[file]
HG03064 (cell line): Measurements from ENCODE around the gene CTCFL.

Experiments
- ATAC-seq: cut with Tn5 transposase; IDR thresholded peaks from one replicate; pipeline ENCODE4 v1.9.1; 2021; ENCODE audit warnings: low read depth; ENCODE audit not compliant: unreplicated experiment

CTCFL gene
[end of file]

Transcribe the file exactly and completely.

HG03064 (cell line): Measurements from ENCODE around the gene CTCFL.

Experiments
- ATAC-seq: cut with Tn5 transposase; IDR thresholded peaks from one replicate; pipeline ENCODE4 v1.9.1; 2021; ENCODE audit warnings: low read depth; ENCODE audit not compliant: unreplicated experiment

CTCFL gene